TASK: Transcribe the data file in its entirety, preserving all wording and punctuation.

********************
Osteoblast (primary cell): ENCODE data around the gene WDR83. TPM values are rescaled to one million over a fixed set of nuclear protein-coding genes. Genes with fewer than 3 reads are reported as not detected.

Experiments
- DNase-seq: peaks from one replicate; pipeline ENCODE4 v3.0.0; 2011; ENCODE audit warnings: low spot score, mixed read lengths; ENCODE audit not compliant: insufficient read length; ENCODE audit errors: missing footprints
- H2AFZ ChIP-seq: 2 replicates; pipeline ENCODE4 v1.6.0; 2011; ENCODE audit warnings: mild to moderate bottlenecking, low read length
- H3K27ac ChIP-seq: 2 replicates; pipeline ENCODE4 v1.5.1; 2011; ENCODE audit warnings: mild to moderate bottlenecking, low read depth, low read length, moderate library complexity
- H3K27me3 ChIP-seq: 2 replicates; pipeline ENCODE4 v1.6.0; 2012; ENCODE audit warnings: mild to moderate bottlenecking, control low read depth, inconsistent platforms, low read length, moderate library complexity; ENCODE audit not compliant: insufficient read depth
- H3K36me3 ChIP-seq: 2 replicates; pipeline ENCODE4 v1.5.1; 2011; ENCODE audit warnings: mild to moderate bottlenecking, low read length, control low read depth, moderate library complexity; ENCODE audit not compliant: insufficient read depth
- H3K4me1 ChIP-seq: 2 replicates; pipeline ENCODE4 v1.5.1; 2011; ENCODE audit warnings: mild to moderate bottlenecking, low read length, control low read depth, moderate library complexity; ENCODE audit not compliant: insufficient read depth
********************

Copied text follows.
Osteoblast (primary cell): ENCODE data around the gene WDR83. TPM values are rescaled to one million over a fixed set of nuclear protein-coding genes. Genes with fewer than 3 reads are reported as not detected.

Experiments
- DNase-seq: peaks from one replicate; pipeline ENCODE4 v3.0.0; 2011; ENCODE audit warnings: low spot score, mixed read lengths; ENCODE audit not compliant: insufficient read length; ENCODE audit errors: missing footprints
- H2AFZ ChIP-seq: 2 replicates; pipeline ENCODE4 v1.6.0; 2011; ENCODE audit warnings: mild to moderate bottlenecking, low read length
- H3K27ac ChIP-seq: 2 replicates; pipeline ENCODE4 v1.5.1; 2011; ENCODE audit warnings: mild to moderate bottlenecking, low read depth, low read length, moderate library complexity
- H3K27me3 ChIP-seq: 2 replicates; pipeline ENCODE4 v1.6.0; 2012; ENCODE audit warnings: mild to moderate bottlenecking, control low read depth, inconsistent platforms, low read length, moderate library complexity; ENCODE audit not compliant: insufficient read depth
- H3K36me3 ChIP-seq: 2 replicates; pipeline ENCODE4 v1.5.1; 2011; ENCODE audit warnings: mild to moderate bottlenecking, low read length, control low read depth, moderate library complexity; ENCODE audit not compliant: insufficient read depth
- H3K4me1 ChIP-seq: 2 replicates; pipeline ENCODE4 v1.5.1; 2011; ENCODE audit warnings: mild to moderate bottlenecking, low read length, control low read depth, moderate library complexity; ENCODE audit not compliant: insufficient read depth